"It is easier to build a strong child than to repair a broken man." - Frederick Douglass

Earth Is Completing a Full Rotation

Top and Featured Image Courtesy of nico pellegrin (Flickr CC0)

On July 29, the Earth had broken its record for the shortest day it’s had as it completed a full rotation in 1.59 milliseconds. That’s less than its standard 24-hour rotation.

According to the Independent, an online British Newspaper, the planet has been increasing its own speed. Back in 2020, the Earth had seen its shortest month that has ever been written down since the 1960s. On July 19 of that year, the shortest of all time was measured. It was 1.47 milliseconds shorter than that of a typical 24-hour day.  The year after that, shows the planet continued to spin at an increased rate, but it did not break any records. Although, according to Interesting Engineering (IE), it is possible 50-year phase of shorter days may be starting. The cause of the contradictory speed of Earth’s spin will and still be unknown. However, scientists hypothesize that this could be because of undertaking in the inner or outer layers of the tides, core, oceans, or even changes in the climate.

So the world might be speeding up. Over the lengthy term — the geological timescales flatten the rise and plummet of the dinosaurs in the blink of an eye. The planet is actually spinning slower than it used to. Let’s go back to about 1.4 billion years when a day would pass by in less than 19 hours. Back then the Earth days were actually getting longer, by about one 74,000th of a second each coming year. The moon is most likely to blame for these effects. The gravitational tug slightly distorts Earth, creating tidal friction that steadily slows the planet’s rotation.

This is Affecting Our Time

Image Courtesy of becosky… (Flickr CC0)

To keep clocks and time in line with the planet’s spin, the International Telecommunication Union, or ITU known as a United Nations body, has taken to adding infrequent leap seconds in June or December. The most recent was back in 2016, with the effective stopping of the clocks for at least one second so that the Earth can catch up. In 1972, the first leap second was added. The next opportunity will be in December of 2022, although with the planet spinning so fast as of late, it is unlikely to be needed.

However, the negative impact of the leap second would have potentially confusing reverberations for computers, communications systems, and cell phones.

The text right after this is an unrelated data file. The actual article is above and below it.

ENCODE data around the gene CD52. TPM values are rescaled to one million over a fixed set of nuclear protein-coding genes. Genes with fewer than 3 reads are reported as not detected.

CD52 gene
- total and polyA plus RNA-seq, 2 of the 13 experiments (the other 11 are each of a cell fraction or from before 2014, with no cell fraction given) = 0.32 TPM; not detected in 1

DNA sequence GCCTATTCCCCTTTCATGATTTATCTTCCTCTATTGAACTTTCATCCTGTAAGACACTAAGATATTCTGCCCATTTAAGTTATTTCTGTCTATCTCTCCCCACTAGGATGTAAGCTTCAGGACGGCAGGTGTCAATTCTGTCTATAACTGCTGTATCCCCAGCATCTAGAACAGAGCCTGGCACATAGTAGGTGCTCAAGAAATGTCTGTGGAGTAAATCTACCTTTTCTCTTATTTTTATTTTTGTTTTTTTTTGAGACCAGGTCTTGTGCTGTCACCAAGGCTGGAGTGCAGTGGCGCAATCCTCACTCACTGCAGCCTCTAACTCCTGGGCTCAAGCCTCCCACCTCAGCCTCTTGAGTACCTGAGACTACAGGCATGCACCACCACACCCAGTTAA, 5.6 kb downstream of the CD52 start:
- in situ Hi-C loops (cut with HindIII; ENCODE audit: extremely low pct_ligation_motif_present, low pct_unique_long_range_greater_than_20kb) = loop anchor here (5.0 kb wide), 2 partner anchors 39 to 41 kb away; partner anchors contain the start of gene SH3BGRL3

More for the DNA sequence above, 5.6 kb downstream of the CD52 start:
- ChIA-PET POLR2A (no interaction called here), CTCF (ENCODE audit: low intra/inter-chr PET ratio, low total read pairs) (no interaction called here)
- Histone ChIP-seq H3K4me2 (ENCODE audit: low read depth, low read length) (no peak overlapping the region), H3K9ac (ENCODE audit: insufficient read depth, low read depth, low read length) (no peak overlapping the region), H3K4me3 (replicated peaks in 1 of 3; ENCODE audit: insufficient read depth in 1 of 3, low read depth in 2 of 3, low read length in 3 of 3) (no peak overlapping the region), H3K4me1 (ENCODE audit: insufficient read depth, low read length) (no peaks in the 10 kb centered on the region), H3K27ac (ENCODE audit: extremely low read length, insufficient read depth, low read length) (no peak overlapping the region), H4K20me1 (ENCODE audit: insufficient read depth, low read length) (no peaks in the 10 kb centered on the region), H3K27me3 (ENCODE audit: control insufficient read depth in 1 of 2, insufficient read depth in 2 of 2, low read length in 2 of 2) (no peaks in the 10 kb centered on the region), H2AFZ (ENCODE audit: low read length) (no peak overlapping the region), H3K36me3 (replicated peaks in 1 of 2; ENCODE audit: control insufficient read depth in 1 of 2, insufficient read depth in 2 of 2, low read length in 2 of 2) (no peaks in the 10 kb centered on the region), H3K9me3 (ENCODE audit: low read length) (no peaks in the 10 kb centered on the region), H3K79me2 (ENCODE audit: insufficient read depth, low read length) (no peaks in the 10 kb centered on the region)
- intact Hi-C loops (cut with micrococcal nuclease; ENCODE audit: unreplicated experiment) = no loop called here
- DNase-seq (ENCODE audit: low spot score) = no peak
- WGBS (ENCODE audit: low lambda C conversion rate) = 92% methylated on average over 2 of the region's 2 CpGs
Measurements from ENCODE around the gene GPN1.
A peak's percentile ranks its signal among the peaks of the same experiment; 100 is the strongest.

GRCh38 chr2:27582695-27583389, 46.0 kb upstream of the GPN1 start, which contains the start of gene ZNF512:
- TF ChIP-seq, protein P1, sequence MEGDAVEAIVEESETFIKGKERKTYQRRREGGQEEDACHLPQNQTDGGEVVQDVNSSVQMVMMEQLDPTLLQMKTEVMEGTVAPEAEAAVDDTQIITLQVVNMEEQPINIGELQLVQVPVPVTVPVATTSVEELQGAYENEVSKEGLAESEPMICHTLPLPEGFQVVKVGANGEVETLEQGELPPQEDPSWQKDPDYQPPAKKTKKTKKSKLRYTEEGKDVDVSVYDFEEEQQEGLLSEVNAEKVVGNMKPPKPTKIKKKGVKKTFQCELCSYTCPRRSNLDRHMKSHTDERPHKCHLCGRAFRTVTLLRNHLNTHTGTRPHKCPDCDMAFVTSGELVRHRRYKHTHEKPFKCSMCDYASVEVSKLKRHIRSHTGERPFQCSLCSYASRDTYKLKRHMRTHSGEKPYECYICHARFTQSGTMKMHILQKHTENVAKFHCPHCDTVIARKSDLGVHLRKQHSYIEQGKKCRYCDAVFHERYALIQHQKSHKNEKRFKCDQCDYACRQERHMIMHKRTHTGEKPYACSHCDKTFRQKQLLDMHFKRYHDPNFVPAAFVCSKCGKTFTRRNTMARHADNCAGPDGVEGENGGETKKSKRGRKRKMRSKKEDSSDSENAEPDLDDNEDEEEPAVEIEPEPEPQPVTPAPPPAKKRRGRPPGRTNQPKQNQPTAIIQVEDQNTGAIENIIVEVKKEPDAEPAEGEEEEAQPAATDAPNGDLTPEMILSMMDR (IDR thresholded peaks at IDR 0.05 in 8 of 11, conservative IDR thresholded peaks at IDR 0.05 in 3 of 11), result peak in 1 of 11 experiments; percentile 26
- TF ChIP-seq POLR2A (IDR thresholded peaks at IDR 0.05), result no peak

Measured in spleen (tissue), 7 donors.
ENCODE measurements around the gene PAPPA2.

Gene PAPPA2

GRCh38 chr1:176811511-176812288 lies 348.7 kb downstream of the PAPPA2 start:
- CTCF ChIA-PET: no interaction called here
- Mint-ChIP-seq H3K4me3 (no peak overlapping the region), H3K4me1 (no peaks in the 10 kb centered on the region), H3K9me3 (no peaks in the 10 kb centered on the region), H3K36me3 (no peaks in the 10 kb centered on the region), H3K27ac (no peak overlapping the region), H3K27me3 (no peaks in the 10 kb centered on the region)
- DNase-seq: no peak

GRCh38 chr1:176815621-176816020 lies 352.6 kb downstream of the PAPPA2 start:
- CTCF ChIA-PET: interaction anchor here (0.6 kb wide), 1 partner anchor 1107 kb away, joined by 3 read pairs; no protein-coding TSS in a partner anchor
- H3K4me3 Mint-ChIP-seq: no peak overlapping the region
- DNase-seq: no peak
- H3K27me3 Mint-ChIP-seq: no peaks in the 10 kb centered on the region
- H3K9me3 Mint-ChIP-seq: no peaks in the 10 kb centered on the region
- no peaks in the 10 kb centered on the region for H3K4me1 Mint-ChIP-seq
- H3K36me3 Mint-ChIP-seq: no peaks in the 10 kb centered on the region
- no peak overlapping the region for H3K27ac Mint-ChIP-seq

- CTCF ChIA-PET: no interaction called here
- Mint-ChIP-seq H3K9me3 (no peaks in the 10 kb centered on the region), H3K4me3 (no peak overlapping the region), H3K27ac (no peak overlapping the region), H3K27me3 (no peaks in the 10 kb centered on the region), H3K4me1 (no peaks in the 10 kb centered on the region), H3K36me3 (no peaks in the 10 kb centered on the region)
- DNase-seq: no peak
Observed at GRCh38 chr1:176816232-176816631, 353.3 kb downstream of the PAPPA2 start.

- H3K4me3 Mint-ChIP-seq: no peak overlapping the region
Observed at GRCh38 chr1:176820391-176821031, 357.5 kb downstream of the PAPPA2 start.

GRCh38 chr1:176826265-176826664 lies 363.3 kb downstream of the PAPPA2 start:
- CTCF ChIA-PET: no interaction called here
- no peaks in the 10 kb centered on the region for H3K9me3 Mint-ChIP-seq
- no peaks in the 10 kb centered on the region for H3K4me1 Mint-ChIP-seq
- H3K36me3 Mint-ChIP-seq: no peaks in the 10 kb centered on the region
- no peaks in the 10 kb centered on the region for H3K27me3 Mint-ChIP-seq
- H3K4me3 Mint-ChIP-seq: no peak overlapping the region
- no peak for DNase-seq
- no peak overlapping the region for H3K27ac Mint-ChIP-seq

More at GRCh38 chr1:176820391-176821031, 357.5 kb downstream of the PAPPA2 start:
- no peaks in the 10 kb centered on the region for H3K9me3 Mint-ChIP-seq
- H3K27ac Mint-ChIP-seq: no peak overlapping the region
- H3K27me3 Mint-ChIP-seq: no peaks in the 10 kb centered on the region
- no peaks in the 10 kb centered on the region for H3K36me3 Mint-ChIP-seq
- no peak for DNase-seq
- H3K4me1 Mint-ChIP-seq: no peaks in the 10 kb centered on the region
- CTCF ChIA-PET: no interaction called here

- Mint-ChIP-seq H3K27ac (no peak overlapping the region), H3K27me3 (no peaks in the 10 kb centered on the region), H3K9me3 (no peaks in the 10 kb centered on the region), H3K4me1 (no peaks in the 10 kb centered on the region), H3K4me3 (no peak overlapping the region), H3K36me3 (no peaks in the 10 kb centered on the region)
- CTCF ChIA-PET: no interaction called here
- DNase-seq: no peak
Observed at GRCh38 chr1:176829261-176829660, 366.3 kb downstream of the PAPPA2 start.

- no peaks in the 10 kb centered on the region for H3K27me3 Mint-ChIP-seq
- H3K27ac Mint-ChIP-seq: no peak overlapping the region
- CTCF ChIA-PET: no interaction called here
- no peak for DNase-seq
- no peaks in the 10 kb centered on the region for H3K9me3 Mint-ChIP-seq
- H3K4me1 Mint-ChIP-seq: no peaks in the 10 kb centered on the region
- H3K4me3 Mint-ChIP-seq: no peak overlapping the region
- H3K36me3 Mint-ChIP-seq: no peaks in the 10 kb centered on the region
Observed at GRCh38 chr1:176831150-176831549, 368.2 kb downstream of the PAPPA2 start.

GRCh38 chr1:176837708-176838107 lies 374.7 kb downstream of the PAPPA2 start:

Some believe the leap second mainly benefits astronomers and scientists but that it can and is a “risky practice that does more harm than good. This is because the clock would go from 23:59:59 to 23:59:60 before resetting back to 00:00:00. A time jump like this can cause crash programs and corrupt data due to the timestamps on the data storage. Meta also noted that if a negative leap second occurs, the time changes from 23:59:58 to 00:00:00; potentially have a communication effect on the software depending on the timers and schedulers. According to IE, to solve this, international timekeepers believe they may need to add a negative leap second — a “drop second.”

How would all these very different processes come together to affect the length of a day, is a question most scientists are still wrestling with. However, if this trend of shorter days continues on for too long, it could lead to the world’s first negative leap second. Meaning they wouldn’t add a second to the clocks, civil time would skip a second so the timekeepers could keep up with the faster-spinning planet. That could have its own consequences, or at least spark the debate over whether, after more than 5,000 years, defining time by the movement of Earth is an idea that has had its time.

Written by Zaylah De La Torre
Edited by Sheena Robertson


NDTV: Earth Completes Rotation In Less Than 24-Hours, Smashes Record Again For Shortest Day by Bhavya Sukheja

The Guardian: Oh my days! Midnight comes a fraction sooner as Earth spins faster by Ian SampleTop

Feature Image Courtesy of nico pellegrin‘s Flickr Page – Creative Commons License

Image Courtesy of becosky…’s Flickr Page – Creative Commons License

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